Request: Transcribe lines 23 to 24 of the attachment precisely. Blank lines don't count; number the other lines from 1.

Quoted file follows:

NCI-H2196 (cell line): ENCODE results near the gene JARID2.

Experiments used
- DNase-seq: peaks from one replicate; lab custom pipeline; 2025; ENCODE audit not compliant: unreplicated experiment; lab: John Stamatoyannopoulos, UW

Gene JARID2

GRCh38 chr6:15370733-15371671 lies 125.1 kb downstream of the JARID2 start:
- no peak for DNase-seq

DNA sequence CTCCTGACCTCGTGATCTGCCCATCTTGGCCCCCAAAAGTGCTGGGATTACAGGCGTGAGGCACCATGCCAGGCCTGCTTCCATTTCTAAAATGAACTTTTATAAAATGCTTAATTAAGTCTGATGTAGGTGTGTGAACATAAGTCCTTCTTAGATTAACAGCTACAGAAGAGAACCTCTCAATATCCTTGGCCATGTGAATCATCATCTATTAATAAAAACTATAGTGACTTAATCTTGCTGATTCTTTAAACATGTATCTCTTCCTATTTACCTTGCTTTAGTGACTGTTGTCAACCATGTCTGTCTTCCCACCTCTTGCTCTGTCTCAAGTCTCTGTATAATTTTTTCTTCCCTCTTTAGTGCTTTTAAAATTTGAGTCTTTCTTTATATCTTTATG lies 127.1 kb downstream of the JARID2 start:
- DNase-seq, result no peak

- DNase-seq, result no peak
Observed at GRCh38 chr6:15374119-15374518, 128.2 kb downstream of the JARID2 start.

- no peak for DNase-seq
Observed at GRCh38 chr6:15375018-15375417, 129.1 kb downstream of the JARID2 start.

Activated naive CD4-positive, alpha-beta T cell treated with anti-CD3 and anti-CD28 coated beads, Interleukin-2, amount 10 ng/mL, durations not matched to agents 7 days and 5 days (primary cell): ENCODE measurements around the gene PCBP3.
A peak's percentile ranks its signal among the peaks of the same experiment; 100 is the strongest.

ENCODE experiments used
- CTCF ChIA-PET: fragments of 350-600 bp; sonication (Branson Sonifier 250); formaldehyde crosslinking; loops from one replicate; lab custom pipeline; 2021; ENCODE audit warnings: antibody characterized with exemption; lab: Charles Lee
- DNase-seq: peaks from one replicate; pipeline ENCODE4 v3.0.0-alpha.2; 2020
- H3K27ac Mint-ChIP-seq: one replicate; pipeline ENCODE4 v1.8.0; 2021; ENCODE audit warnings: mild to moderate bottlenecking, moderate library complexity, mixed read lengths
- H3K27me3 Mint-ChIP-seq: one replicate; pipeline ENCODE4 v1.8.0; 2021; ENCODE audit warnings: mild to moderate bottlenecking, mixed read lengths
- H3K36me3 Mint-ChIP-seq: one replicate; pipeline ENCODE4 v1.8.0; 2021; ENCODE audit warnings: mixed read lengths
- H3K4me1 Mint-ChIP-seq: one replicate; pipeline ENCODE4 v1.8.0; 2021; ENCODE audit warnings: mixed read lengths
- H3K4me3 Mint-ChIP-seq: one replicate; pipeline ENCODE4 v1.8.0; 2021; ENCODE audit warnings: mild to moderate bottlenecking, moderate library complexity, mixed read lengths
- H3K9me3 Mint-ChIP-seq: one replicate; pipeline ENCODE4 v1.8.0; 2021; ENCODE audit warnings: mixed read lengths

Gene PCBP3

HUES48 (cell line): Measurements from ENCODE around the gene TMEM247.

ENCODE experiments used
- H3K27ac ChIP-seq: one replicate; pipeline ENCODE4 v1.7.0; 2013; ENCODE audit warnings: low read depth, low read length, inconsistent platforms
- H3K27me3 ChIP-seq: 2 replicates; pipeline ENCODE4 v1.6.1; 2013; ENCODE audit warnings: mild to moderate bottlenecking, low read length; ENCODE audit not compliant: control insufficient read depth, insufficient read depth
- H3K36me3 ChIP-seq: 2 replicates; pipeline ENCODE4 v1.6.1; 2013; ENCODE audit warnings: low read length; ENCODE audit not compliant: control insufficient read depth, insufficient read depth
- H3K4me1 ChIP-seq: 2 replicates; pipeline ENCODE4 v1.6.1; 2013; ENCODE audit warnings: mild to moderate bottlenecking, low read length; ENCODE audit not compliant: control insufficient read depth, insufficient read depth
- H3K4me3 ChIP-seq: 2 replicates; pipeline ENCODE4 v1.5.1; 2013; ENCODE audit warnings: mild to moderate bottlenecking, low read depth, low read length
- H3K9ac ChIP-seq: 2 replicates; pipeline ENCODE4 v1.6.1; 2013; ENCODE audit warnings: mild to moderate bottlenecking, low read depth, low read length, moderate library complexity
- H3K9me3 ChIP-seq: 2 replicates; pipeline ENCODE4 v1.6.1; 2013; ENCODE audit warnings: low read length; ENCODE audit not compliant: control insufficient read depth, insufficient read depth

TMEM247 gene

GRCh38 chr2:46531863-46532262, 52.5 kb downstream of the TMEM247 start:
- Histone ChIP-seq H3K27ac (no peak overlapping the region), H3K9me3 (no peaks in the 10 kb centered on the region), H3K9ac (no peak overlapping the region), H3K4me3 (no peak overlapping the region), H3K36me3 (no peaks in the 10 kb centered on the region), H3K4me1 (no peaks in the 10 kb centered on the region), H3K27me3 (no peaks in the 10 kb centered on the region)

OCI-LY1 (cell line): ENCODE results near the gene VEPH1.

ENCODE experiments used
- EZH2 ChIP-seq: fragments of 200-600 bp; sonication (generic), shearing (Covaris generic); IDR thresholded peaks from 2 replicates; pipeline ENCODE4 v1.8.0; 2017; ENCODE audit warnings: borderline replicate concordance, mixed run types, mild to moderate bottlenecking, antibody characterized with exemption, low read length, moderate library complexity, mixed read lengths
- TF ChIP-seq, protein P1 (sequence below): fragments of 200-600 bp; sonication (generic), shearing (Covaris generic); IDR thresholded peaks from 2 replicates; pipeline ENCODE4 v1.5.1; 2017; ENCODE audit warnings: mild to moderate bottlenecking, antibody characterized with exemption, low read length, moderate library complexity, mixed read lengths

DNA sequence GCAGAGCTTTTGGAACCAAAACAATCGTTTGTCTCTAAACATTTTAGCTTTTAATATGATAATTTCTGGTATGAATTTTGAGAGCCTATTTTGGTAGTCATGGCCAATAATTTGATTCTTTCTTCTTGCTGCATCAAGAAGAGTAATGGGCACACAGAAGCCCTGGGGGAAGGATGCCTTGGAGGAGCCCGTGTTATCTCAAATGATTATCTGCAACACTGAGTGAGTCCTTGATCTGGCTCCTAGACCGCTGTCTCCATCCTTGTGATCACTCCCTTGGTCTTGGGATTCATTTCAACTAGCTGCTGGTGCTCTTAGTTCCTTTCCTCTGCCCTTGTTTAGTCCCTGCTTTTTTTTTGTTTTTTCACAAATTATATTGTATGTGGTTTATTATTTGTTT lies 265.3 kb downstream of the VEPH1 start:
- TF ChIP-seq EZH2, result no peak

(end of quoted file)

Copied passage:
- H3K9me3 Mint-ChIP-seq: one replicate; pipeline ENCODE4 v1.8.0; 2021; ENCODE audit warnings: mixed read lengths

Gene PCBP3